“The gent in question, as I have already said, was a dignified, well dressed, erudite Canadian, who had clearly made his way to Selkirk to re-visit a scene of a wartime drama, if he was to be taken at face value.

“He had already visited what he told me was the site and wanted to return with me to shoot some pictures of the area along with the views and presumably with him in some of the shots. We never got as far as that.

“We discussed possibility, location, cost, along with why he wanted the shots taken. Bear in mind, an old farmer from the area had memories of some kind of incident involving an aircraft during the war.

“It was really only later that the story re-surfaced in my mind and I now live overseas. But I do plan to do some real checking when I visit this year.”

Well-known local historian, Walter Elliot, who spent much of his working life as a fencer in the hills and glens around Selkirk, was contacted by Ronn about the story last year.

He doubts the validity of the Canadian’s tale. “No, I don’t think it was true. I fenced all round that area over many years and never noticed anything that would indicate a crash site. And no-one living round there ever mentioned the crash. If a plane had come down during the war, I’m sure it would have been remembered by someone.”

However, TheSouthern struck the jackpot when it got in touch with Netta Mackenzie and her husband Ian, who have run the Ivy Bank guesthouse in Selkirk since 1971.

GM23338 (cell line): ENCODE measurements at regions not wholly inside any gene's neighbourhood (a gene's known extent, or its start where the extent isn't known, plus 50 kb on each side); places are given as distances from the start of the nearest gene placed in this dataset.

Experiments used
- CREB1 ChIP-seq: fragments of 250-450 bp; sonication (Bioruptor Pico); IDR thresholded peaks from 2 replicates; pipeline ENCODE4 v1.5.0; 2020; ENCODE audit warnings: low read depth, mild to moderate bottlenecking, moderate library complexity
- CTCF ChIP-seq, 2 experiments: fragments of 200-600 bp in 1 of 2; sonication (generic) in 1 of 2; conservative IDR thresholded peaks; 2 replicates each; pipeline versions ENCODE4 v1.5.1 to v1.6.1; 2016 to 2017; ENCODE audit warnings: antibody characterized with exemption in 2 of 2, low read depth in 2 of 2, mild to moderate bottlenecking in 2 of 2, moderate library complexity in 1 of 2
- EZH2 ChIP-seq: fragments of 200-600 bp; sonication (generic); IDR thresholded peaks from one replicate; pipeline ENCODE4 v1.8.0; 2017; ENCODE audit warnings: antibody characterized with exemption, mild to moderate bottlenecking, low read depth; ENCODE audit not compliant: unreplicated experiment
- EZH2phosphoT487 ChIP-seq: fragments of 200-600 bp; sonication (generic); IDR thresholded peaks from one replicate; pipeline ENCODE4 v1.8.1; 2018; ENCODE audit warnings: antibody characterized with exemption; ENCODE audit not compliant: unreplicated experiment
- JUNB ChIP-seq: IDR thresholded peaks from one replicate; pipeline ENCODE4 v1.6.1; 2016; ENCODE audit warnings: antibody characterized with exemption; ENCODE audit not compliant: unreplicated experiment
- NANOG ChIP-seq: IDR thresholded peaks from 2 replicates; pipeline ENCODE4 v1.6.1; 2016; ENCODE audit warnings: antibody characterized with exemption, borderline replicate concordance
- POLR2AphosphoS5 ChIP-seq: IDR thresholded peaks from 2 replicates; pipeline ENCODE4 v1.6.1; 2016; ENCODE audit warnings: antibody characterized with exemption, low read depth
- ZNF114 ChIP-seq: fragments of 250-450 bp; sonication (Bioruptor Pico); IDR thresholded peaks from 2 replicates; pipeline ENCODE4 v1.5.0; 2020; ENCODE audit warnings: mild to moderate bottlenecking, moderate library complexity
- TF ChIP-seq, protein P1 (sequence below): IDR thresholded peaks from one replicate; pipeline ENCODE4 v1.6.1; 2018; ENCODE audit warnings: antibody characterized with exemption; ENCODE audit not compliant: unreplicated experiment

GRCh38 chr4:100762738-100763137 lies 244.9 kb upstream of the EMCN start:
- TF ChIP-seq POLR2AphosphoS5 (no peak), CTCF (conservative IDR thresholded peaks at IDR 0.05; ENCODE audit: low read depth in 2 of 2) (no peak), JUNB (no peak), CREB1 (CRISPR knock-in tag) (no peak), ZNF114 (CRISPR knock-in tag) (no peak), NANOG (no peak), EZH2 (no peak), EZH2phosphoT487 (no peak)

It was at their B&B that Ronn’s mysterious visitor stayed during his time in the town. Mrs Mackenzie, who can recall the visitor clearly, says his name was Harold Raasch and that he gave a home address in California.

“He came every year for many years. He first came in 1984 until he passed away, which must have been in the 1990s. I received a letter from his daughter informing us of his passing,” she said.

“Mr Raasch, I think, spent a lot of time trying to find the site where his plane had crashed during the war. But I always thought it had been in the Teviothead area, rather than at Dryden. He was a very charming man and I certainly believed him about his crashed plane.”

Netta’s husband, Ian, says Mr Raasch told him that his crash happened after he got lost in fog.

The airman had then followed the coastline and when the fog finally lifted, he had spotted hills, which turned out to be the Eildons, and headed for them to get his bearings before having to crash land after the Spitfire’s fuel tank ran dry.